This time of year provides a great opportunity to reflect on what has happened over the last year, and what the year ahead may have in store.

HR, People operations, Talent, or whatever it is called in your business is becoming more and more prominent in the press, especially around the future of work, automation, AI and more. Below, are five more grounded tips, or reflection points for the year ahead:


1. Build, buy, borrow, rent?

Just as every business function thinks about what it needs to succeed, so should HR. Just because you need a certain skillset doesn’t mean you have to jump to hiring someone. As the IT department wouldn’t build an email system from scratch, neither do you need to do the same in the talent domain.

New technologies have made it increasingly easy to manage a freelance workforce, across all domains – from designers to business strategists.

A useful framework is to work out whether you want to build, buy, borrow or rent a function:

  • Build: Develop current employees. These competencies need to be present in your company long-term
  • Buy: Hire external candidates to enhance the function. These competencies may not be ones that your company has, or knows how to grow
  • Borrow: Could you move people between business units and functions
  • Rent: Could an external firm or individual fulfill the roles needed. There may be uncertainty of demand for these competencies.

Each of these approaches has its pros and cons, but working through this framework before trying to hire may help.


2. What do your people want?

At this time of year, people take stock of how work is going, and what they want for the next year. It is your responsibility as a business to make sure that you create the right environment for your staff to grow and develop. Unfortunately, no two staff want the same thing.

Between managers, surveys, 1:1’s and other methods, start to build an understanding of how each individual wants to develop over the next year, and beyond. Once you have this information, you can start to see where she can fit into the strategy of the business.

If you don’t feel that you really understand what people want, don’t be afraid to ask them. This doesn’t mean you have to make everyone happy, and do what they want; but without this information, you are walking in the dark. It is better to know sooner than later that the company and individuals aren’t aligned. You may also discover that what your people really want is different to your current offer, and can easily adapt this.


3. Give internal mobility as much focus as external recruitment

Recruitment is as much science as it is an art. More tools and techniques are being developed to help you attract the best talent. With this comes time and financial investment. Once you have attracted people and developed them, it is often hard to see where else that person may fit into the company. She has developed a reputation as a world-class VP of product, but she may also be able, and want to, step into an SVP or Director role in another function.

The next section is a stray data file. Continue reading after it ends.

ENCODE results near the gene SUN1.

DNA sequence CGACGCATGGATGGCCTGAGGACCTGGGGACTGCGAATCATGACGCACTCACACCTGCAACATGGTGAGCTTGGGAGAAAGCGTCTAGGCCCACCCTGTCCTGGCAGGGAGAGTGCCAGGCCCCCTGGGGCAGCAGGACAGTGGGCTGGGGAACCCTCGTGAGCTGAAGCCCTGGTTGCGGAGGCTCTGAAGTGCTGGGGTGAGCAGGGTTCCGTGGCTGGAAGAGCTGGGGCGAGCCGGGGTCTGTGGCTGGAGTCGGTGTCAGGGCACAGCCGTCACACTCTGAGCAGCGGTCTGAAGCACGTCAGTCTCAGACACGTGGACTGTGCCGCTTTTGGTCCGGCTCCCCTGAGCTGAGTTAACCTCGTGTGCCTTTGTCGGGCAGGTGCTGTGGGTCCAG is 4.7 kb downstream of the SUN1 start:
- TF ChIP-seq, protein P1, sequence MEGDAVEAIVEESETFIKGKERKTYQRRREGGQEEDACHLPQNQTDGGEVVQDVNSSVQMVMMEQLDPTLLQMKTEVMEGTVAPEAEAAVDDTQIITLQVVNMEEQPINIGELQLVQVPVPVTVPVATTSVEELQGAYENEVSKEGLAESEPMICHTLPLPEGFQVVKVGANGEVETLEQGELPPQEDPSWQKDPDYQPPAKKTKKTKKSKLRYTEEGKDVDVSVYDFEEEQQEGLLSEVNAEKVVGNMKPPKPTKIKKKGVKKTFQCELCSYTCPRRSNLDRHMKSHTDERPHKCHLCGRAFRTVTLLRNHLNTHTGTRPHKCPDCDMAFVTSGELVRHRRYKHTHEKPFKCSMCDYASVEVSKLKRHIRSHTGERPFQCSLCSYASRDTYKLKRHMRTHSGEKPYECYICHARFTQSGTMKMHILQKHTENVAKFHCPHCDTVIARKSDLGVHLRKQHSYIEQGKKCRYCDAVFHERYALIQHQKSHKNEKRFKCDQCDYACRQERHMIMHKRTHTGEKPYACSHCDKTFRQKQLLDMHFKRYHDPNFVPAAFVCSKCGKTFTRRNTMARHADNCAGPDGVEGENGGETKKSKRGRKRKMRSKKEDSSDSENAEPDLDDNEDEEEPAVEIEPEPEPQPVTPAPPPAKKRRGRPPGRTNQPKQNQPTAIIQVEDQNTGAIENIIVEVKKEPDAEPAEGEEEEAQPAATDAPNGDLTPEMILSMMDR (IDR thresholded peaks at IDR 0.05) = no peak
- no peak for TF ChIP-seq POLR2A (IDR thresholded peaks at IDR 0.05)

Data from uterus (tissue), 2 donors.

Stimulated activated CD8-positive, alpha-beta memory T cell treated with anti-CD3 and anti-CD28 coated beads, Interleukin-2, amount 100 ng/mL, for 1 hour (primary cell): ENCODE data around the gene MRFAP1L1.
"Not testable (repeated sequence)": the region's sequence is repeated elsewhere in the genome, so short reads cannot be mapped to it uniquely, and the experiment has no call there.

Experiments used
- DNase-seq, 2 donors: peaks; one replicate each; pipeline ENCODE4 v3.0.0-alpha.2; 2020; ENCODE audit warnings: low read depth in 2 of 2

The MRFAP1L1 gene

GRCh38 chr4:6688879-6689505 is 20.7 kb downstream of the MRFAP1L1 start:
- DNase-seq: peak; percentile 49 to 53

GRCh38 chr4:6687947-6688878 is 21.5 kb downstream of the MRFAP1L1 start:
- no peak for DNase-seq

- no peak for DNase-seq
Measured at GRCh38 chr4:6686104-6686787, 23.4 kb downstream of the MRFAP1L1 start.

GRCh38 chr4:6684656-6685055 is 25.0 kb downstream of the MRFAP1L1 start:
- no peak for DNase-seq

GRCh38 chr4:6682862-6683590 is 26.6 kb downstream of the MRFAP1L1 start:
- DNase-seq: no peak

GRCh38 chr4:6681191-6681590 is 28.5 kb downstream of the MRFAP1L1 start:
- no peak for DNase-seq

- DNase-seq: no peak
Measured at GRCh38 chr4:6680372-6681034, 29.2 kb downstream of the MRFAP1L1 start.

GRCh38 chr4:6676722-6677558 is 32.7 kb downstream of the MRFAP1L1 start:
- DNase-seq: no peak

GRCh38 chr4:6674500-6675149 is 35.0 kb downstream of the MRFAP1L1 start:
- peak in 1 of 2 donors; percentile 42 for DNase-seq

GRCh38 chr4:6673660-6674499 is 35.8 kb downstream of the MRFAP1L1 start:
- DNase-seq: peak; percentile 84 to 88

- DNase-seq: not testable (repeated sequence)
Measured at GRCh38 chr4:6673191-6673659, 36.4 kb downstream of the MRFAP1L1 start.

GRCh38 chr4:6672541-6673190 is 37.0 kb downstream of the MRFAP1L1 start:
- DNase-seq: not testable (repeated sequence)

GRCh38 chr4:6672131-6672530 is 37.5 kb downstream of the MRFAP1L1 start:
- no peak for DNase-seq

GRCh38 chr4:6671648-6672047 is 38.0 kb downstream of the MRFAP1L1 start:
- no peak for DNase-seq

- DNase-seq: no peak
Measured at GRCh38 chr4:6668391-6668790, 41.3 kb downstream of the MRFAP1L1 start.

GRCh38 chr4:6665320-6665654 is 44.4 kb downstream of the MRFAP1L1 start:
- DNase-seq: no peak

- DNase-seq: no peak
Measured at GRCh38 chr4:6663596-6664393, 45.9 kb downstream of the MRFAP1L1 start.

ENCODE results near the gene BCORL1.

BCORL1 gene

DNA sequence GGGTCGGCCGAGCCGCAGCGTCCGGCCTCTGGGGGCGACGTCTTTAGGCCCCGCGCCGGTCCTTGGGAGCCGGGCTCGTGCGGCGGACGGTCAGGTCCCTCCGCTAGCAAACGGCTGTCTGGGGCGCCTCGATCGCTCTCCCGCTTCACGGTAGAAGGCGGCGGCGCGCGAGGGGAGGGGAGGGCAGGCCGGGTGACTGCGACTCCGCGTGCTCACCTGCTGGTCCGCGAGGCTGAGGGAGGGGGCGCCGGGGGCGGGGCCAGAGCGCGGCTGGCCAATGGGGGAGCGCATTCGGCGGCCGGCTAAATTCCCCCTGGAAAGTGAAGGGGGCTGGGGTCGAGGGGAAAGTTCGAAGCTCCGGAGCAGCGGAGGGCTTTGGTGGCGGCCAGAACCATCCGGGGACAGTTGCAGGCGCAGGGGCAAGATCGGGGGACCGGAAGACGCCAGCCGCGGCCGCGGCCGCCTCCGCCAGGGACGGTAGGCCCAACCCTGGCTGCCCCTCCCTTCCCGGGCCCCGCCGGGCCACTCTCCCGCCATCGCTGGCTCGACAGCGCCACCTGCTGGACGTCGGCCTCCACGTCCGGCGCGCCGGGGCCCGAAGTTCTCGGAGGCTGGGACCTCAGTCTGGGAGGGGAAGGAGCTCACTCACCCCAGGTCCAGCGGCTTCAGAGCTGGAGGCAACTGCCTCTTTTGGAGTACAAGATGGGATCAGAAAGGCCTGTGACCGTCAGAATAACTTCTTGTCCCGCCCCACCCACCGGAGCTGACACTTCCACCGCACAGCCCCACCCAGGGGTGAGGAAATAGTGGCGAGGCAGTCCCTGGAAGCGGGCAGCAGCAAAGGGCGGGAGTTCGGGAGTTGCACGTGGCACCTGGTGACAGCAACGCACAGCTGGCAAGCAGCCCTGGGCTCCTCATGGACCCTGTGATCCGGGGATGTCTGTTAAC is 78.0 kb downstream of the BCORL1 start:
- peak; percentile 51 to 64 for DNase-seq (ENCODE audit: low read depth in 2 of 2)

Before engaging with a recruiter, or placing a job advert, take a minute to look inside your business, and see where you may be able to draw upon. Not only does it save on some recruitment fees and time, but shows that you care about people’s development, and that there is a career at your company.


4. Agile in HR

Scrum, DSDM and other methodologies are commonplace in software development, product management and project management. At its core it supports adaptive planning, evolutionary development approaches, early delivery, and always seeking to improve.

In 2018, I think it is time for HR to start operating in a more agile framework. Think about running small tests of new approaches, learning, iterating and evolving your approach over the year.

Instead of delivering a brand new process to the whole organisation, it may well be possible to create a programme of work, based around smaller trials before wider delivery. Could account management trial a new 1 to 1 approach and finance a new performance management model. Learn from the trials, adapt, deliver and improve.


5. Managers take a more active role

I heard a talk from the former head of training for the SAS – the UK elite special forces unit. He made it clear that they would never put someone in a situation, even in training for which they weren’t fully prepared. For jungle training, soldiers are acclimatised, taken on training missions, before they are assessed.

While the world of business doesn’t have the same ability to invest in training, we shouldn’t let people perform jobs and roles that they aren’t prepared for. Taking on a management role isn’t trivial, and there are great services available to people to develop as managers and leaders.

As a company, think about how you can engage, enable and empower your managers. I have seen this have a truly exponential effect time and time again.


I hope you enjoyed these tips for 2018, and look forward to hearing about how you have implemented these in the comments.

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From Philip Alexander

Philip is CEO of People Platform. He has consulted for some of the world’s leading brands on Employee Experience and Human Capital Strategy, and is the editor for StartUp Digest on this topic. Previously, Philip worked as Head of Strategy, Talent and Operations for a VC-backed start-up. He is also a Governor of two schools in London, and a mentor with a leading UK charity.